TORONTO, May 16, 2013 /CNW/ - The percentage of unfilled private sector
jobs remained steady at 2.5 per cent in the first quarter of 2013,
representing approximately 295,000 full- and part-time jobs, according
to data compiled by the Canadian Federation of Independent Business
"As the economy has improved and unemployment has come down, companies,
particularly smaller companies, have struggled to fill open jobs," said
Ted Mallett, CFIB's chief economist and vice-president. "While unfilled
jobs may seem harmless, they represent missed opportunity for business
and the economy."
Businesses with fewer than 19 employees had the highest vacancy rate
(4.2 per cent), while businesses with 500 or more employees had the
lowest (1.6 per cent). Recently, the federal government introduced
changes to the Temporary Foreign Worker (TFW) program that could make
it even harder for smaller firms to find the staff they need.
"Smaller businesses structurally have higher vacancy rates," added
Mallett. "The TFW program has been one way for these businesses to fill
openings that they could not fill otherwise. Ironically, it was
problems at larger firms that prompted changes to the program, yet it
is smaller companies with legitimate challenges that will bear the
brunt of the impacts."
By sector, Canada's construction industry has the country's highest
vacancy rate (3.6 per cent), although that rate is dropping. Other
sectors seeing declines in Q1 are oil and gas (2.4), information arts
and recreation (2.2), retail (2.0) and hospitality (2.6). Meanwhile,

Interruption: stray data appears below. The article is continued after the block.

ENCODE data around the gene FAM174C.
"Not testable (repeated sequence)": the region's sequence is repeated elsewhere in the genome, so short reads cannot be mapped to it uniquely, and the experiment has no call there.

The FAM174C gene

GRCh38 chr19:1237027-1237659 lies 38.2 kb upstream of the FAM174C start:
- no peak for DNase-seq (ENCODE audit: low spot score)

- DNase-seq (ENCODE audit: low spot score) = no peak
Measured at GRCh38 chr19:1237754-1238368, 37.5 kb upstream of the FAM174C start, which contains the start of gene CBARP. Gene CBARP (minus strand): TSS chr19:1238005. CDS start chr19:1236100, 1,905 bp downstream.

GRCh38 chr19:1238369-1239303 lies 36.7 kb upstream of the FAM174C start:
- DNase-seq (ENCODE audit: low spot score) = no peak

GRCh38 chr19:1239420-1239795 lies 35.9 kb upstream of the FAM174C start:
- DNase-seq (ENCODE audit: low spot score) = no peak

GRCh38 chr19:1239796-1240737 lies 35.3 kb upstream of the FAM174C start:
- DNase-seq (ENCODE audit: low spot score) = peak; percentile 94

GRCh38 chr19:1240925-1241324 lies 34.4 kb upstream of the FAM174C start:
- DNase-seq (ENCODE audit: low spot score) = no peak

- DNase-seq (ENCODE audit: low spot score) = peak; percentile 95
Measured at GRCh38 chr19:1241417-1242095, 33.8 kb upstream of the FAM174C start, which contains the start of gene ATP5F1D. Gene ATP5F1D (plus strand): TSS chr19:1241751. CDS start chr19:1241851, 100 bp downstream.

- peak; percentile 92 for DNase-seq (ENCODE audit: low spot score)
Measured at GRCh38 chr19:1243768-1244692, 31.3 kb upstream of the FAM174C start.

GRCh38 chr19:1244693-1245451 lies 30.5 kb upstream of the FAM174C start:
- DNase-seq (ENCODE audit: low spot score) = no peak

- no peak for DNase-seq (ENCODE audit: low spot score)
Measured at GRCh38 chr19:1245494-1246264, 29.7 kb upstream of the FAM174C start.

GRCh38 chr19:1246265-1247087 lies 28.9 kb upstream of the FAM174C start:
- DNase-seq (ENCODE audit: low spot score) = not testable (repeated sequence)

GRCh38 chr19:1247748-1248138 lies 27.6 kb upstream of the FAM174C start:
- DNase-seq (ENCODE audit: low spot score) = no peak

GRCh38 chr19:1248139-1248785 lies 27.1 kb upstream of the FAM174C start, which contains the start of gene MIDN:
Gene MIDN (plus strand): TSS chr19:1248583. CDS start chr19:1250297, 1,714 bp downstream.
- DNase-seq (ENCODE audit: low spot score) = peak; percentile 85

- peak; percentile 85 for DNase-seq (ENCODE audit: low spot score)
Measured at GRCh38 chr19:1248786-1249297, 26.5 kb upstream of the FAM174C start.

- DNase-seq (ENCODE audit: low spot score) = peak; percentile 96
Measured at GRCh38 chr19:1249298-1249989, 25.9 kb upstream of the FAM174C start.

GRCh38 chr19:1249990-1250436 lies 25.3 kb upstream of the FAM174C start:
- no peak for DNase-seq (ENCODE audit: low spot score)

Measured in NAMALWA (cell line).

agriculture (2.9), transportation (2.5) and social services (2.2) have
seen modest increases. The highest numbers of actual jobs available are
in hospitality, retail, construction and manufacturing—each sector has
30,000-40,000 job openings across the country.
Saskatchewan now has the highest vacancy rate in the country (3.9).
Alberta (3.7) and Newfoundland and Labrador (2.9) also have
above-average vacancy rates, and both continue to rise. British
Columbia and Quebec are right around the national average (2.5), while
Manitoba (2.3), Ontario (2.1) Nova Scotia and New Brunswick (1.9) and
Prince Edward Island (1.5) fall short of the national rate.
Job vacancies are defined as openings that have been vacant for at least
four months because business owners have been unable to find suitable
employees. First quarter findings are based on 2,909 responses,
collected from a stratified random sample of CFIB members, to a
controlled-access web survey. The series is based on 78,792 responses
going back to 2004.
To read Help Wanted: Private sector job vacancies in Canada Q1 2013,
please visit www.cfib.ca.
CFIB is Canada's largest association of small and medium-sized
businesses with 109,000 members across every sector and region of the
SOURCE: Canadian Federation of Independent Business
For further information:
Gisele Lumsden at 416-222-8022 or firstname.lastname@example.org.